As a missionary, Jacques Berthieu described his task thus: “This is what it means to be a missionary: to make oneself all things to all people, both interiorly and externally; to be responsible for everything, people, animals, and things, and all this in order to gain souls, with a large and generous heart.” His many efforts to promote education, to construct buildings, irrigation and gardens, and to develop agricultural training all give witness to these words. He was a tireless catechist. A young school teacher, who was accompanying him on a journey, noticed that even while on horseback, Berthieu still had his catechism open before him. The teacher asked him: “Father, why are you still studying the catechism?” He answered: “My son, the catechism is a book one can never understand deeply enough, since it contains all of Catholic doctrine.” In those days, once on foreign mission, there was no question of returning to one’s country of origin. “God knows,” Berthieu said, “how much I still love the soil of my country and the beloved land of the Auvergne. And yet God has given me the grace to love even more these uncultivated fields of Madagascar, where I can only catch a few souls for our Lord… The mission progresses, even though the fruit is still a matter of hope in some places, and hardly visible in others. But what does it matter, so long as we are good sowers? God will give growth when the time comes.”
A man of prayer, Jacques Berthieu drew his strength from it. “Whenever I looked for him,” declared one of the catechists, “I found him almost always on his knees in his room.” Another said: “I have seen no other Father remain so long before the Blessed Sacrament. Whenever we looked for him, we were sure to find him there.” A brother of his community also gave this testimony: “While he was convalescing, each time I entered his room, I found him on his knees, praying.” His love for God was such that they called him “tia vavaka” (the pious one). He was always seen with the rosary or the breviary in his hands. His faith expressed itself in his devotion to the Blessed Sacrament, the Eucharist being the source of his spiritual life. He also professed a special devotion to the Sacred Heart to which he consecrated himself in Paray-le-Monial before departing for mission, and he became the apostle of this devotion among the Malagasy Christians. A fervent devotee of the Virgin Mary, he went on pilgrimage to Lourdes, and the rosary was his favorite prayer; it was this prayer that he recited while he was being led to his death. He also venerated Saint Joseph.
As a pastor, he addressed Christians with the very words of Christ: “my little children” (Jn 13, 33); as for his executioners, he questioned them with gentleness: “ry zanako, my children.” His charity was full of respect for others, even when he had to correct an erring believer. And yet, he knew how to speak strongly and firmly whenever he judged that the interests of God and of the church were at stake. He did not hide the demands of Christian life, beginning with the unity and the indissolubility of monogamous marriage. Polygamy being the usual practice at the time, he denounced the injustice and the abuses it generated, thus creating enemies, especially among the powerful.
On the eve of his death, while he was heading towards the capital with the Christians hunted down by the Menalamba, he was moved with compassion at the sight of a young man with a wounded foot. Berthieu began looking for carriers, offering a large amount of money for this service, but all refused. Descending from his horse, Berthieu lifted the disabled man onto his mount, and despite Berthieu’s own weakness, he himself continued the journey on foot, while pulling the animal by the bridle. “He was gentle,” declared a witness, “patient, zealous in carrying out his ministry whenever he was called, even when someone called him at midnight or when it was raining heavily.” In the south of Anjozorofady lived two female lepers. Whenever he returned from his travels, he would visit them, bring them food and clothes, and teach them catechism, until he baptized them. He considered the accompaniment of the dying in their agony a most important ministry: “Whether I am eating or sleeping,” he would say, “do not be ashamed to call me; for me there is no stricter obligation than to visit the dying.”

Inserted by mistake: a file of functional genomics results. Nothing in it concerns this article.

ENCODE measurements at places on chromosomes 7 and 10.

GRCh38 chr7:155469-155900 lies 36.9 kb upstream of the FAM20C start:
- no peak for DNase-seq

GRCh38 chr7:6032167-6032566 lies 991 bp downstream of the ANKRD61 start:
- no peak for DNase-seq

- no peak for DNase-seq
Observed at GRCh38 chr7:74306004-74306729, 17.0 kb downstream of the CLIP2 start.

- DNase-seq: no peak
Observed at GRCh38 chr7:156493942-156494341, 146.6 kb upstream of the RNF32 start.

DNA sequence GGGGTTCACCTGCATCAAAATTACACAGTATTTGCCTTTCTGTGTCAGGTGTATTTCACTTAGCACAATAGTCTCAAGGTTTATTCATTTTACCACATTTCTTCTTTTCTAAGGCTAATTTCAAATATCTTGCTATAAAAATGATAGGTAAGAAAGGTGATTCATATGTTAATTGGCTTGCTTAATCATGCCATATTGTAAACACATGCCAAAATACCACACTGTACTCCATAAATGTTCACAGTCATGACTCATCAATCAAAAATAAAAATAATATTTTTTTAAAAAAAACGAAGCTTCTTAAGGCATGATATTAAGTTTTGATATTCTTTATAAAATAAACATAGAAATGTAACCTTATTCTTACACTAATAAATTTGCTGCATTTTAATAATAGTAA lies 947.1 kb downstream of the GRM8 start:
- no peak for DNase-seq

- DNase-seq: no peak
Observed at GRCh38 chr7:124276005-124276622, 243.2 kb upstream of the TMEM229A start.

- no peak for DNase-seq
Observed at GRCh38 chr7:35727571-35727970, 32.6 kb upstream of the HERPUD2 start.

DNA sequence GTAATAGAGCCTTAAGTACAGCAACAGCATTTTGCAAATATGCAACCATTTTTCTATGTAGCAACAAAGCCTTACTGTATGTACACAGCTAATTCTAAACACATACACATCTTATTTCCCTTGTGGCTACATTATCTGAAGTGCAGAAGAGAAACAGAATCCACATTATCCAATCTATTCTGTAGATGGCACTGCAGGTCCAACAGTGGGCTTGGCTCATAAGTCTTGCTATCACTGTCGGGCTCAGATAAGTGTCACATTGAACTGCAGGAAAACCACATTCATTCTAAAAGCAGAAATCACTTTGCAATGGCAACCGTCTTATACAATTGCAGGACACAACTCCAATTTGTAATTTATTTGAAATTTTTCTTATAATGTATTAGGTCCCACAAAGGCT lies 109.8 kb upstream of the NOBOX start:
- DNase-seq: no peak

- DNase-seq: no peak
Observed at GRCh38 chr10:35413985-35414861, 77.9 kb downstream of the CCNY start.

The total and irreversible gift of his life in the following of Christ was at the heart of his commitment. In the midst of trials, he retained his sense of humor, and remained affable, humble and helpful. He liked to quote the Gospel passage: “Do not be afraid of those who kill the body, but rather of those who make one lose one’s soul.” (cf. Mt 10:28). In his instructions, he often spoke of the resurrection of the dead. The faithful remembered the following sentence: “Even if you are eaten by a crocodile, you will rise again.” Was this a premonition of his own end? In fact, after his death, two inhabitants of Ambiatibe dragged his body to the river Mananara, a short distance away from the place of his martyrdom, and his remains disappeared.
The Society rejoices that the church canonizes a new saint from among us, proposes him as a model to all the faithful, and invites them to seek his intercession. Certainly the historical context and the modalities of mission have changed from the end of the 19th century to our time; it is the role of historians to investigate more closely what actually happened and of hagiographers to identify the most significant aspects of holiness.
May the Holy Spirit help us put into practice the choices of Jacques Berthieu: his passion for a challenging mission that led him to another country, another language, and another culture; his personal attachment to the Lord expressed in prayer; his pastoral zeal, which was simultaneously a fraternal love of the faithful entrusted to his care, and a commitment to lead them higher on the Christian way; and finally, a life lived as gift, a choice lived out every day until the death which definitively configured him to Christ.
May the intercession of Jacques Berthieu help us to recognize the strength that is given to us in our weakness, so that we might be live our vocation with fidelity and joy, and give ourselves totally to the mission received from the Lord!